Predictions for Observable Atmospheres of Trappist-1 Planets from a Fully Coupled Atmosphere-Interior Evolution Model

Joshua Krissansen-Totton, Jonathan J. Fortney

Submitted on 8 July 2022


The Trappist-1 planets provide a unique opportunity to test the current understanding of rocky planet evolution. The James Webb Space Telescope is expected to characterize the atmospheres of these planets, potentially detecting CO2, CO, H2O, CH4, or abiotic O2 from water photodissociation and subsequent hydrogen escape. Here, we apply a coupled atmosphere-interior evolution model to the Trappist-1 planets to anticipate their modern atmospheres. This model, which has previously been validated for Earth and Venus, connects magma ocean crystallization to temperate geochemical cycling. Mantle convection, magmatic outgassing, atmospheric escape, crustal oxidation, a radiative-convective climate model, and deep volatile cycling are explicitly coupled to anticipate bulk atmospheres and planetary redox evolution over 8 Gyr. By adopting a Monte Carlo approach that samples a broad range of initial conditions and unknown parameters, we make some tentative predictions about current Trappist-1 atmospheres. We find that anoxic atmospheres are probable, but not guaranteed, for the outer planets; oxygen produced via hydrogen loss during the pre-main sequence is typically consumed by crustal sinks. In contrast, oxygen accumulation on the inner planets occurs in around half of all models runs. Complete atmospheric erosion is possible but not assured for the inner planets (occurs in 20%-50% of model runs), whereas the outer planets retain significant surface volatiles in virtually all model simulations. For all planets that retain substantial atmospheres, CO2-dominated or CO2-O2 atmospheres are expected; water vapor is unlikely to be a detectable atmospheric constituent in most cases. There are necessarily many caveats to these predictions, but the ways in which they misalign with upcoming observations will highlight gaps in terrestrial planet knowledge.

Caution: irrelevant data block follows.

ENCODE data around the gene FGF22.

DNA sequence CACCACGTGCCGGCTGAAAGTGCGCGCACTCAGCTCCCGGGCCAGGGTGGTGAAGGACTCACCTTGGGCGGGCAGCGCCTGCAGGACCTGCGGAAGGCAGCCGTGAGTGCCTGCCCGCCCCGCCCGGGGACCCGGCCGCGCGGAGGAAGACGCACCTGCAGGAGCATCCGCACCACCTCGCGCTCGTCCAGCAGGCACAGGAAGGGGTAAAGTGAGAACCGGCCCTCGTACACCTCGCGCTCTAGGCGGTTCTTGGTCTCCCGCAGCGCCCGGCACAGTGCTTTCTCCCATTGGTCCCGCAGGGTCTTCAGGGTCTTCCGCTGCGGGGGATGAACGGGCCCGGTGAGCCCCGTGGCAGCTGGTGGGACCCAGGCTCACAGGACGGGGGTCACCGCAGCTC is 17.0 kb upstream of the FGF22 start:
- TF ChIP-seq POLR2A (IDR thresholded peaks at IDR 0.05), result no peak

Comment: Main text 16 pages, 11 figures

Subject: Astrophysics - Earth and Planetary Astrophysics